Blue Haiti


Thanks to my cousin's husband for sending me the link to this column: Blue Haiti.

As I sit studying (or attempting to) on a beautiful fall day in the spectacular Seattle Public Library, "Blue Haiti" seems so far away. The column breaks my heart, especially when it mentions the Caribbean Market Molly and I shopped at and I bought gnocchi that I was minutes away from cooking when the earthquake started. Minutes before everything - for Molly, her family, for myself, for Haiti - changed forever.

But more than making me sad, reading the column makes me afraid. Afraid to hear everyone's stories about "Goudou Goudou." Afraid to see how little progress has been made. Afraid to see the suffering. But more than anything, I am so so fearful of what I hope is not inevitable: numbness.

My short time in Haiti, now over 9 months ago, was dominated by a detached - almost numb - feeling. I couldn't open my heart completely since I knew I had to return home to normal life. I envied Molly's investment in the children she knew she had a year with. I didn't anticipate the event that kept my heart tied to Haiti in a more powerful (but still incomplete) way, but I am scared that during my trip back, I won't be able to shake my past and current self-preservation mode. I feel that I have to keep a safe emotional distance from some of the suffering just to survive daily life away from Haiti. If I were to stay in Haiti, I know I could do better; be better. I could open myself to the people I meet knowing that I have time to spend there and that I didn't have to come back to the states where I am forced to pretend; to push Haiti to the back of my mind while I focus on school and friendships burdened by my inability to relate to others and discuss other "normal" things.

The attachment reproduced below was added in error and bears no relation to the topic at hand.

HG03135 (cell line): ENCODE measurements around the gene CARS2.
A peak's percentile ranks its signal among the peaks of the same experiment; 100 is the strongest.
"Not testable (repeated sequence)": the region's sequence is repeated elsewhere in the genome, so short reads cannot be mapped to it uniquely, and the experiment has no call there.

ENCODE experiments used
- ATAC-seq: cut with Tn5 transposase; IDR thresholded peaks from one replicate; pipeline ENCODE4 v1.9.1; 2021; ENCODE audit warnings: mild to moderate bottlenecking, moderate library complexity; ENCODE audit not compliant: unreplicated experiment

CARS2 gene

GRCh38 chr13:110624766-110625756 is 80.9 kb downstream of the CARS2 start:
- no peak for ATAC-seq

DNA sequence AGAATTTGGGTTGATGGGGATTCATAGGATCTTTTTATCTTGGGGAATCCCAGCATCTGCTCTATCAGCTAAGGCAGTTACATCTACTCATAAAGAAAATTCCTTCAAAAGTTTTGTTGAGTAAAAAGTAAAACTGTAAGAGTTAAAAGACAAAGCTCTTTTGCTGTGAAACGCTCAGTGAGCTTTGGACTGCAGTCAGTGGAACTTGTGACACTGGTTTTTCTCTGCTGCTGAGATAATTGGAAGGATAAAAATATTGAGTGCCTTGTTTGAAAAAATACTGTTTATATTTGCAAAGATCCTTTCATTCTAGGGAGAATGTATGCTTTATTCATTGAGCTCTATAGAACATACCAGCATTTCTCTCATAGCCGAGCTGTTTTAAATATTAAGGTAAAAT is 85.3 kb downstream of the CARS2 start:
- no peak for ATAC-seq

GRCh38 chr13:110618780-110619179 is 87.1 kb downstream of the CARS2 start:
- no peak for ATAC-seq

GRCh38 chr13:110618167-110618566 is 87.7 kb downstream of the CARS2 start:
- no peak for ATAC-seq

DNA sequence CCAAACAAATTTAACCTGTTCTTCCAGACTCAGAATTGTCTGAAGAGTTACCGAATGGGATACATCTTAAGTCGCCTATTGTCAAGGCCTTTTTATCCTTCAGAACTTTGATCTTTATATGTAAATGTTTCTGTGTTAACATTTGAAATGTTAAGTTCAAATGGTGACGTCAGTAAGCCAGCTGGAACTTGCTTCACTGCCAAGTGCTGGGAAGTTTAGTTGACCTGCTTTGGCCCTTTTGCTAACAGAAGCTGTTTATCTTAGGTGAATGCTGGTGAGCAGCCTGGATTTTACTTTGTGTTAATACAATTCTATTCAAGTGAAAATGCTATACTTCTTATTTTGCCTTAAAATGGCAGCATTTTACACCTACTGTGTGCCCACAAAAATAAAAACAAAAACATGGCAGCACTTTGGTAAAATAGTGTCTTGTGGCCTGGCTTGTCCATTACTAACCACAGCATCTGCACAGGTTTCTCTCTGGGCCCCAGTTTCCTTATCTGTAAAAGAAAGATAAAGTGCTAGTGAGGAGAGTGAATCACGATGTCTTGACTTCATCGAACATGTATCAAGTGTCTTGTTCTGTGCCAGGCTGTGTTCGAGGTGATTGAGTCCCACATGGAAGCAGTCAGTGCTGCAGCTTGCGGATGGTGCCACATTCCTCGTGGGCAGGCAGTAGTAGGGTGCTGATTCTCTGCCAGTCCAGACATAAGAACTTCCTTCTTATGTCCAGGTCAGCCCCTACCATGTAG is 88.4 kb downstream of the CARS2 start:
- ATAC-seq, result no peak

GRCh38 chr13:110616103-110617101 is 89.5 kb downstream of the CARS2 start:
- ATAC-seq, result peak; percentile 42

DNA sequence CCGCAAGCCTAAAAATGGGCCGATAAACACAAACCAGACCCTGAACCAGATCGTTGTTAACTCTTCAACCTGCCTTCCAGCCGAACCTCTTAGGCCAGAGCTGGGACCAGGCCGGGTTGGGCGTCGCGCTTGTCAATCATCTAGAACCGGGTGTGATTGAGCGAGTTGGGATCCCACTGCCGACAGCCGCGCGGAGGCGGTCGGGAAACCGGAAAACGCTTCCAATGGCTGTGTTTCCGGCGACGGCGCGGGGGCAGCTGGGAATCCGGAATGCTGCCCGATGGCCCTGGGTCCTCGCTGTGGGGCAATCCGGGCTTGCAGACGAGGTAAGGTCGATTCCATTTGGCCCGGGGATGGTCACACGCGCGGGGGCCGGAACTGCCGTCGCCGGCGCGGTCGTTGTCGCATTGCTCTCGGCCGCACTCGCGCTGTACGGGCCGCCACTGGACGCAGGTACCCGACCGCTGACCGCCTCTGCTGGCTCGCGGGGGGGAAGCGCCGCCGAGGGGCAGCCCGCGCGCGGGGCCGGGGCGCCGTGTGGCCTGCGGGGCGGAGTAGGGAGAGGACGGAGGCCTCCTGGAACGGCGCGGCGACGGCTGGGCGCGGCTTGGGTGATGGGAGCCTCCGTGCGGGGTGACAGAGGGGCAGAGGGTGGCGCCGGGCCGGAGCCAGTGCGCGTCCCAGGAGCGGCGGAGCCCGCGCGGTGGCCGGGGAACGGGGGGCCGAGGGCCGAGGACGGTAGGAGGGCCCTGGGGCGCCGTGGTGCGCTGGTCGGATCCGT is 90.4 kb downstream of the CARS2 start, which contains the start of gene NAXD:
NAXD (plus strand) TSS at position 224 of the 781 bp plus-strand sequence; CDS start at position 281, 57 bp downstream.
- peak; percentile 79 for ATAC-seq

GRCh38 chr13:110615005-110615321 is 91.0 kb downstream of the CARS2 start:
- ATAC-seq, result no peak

Needless to say, as the people in my life inevitably (and blamelessly and expectedly) move their focus away from my experience and Haiti in general, it has become more and more difficult to relate, to feel normal, and to invest in improving my relationships here.

Haiti certainly isn't - and cannot - "move on" from the earthquake. I have given up expecting myself to, although I know that I cannot resent those who encourage me to do so. I will not abandon Haiti, but I know there is a balance that I have yet to find that will allow me to live life fully in Haiti and elsewhere. I am praying that I am able to fully open up to what I experience upon my return to Haiti, and I am strengthened and encouraged by my travel partners who will help me to do both: truly feel while I am in Haiti and subsequently transition back to normal life in the States.

And I am also strengthened and encouraged by family members who have Haiti in their minds and send me columns, even if they are difficult to read.

Comments

  1. Rachel,

    I want to thank you so much for sharing your personal journey. I cannot imagine the pain, confusion, emotional toll, etc. you are going through. Sharing your journey has allowed me to gain insight into things I never knew. Before the earthquake I knew absolutely nothing about Haiti (I didn't even know where it is located). There is still a lot I don't know, but I feel slightly more connected to Haiti and the work you and Molly did through your blogs. I am blessed to have known Molly and to know you. You two are amazing people for devoting your lives to serve those in extreme need and for sharing your love of Haiti with others. I hope one day I know enough about Haiti to share with others, and I hope that one day I am able to travel to Haiti to help them in ways that Molly did and you will do again in January. You, Molly, and Haiti are always in my thoughts and prayers.


    Alison

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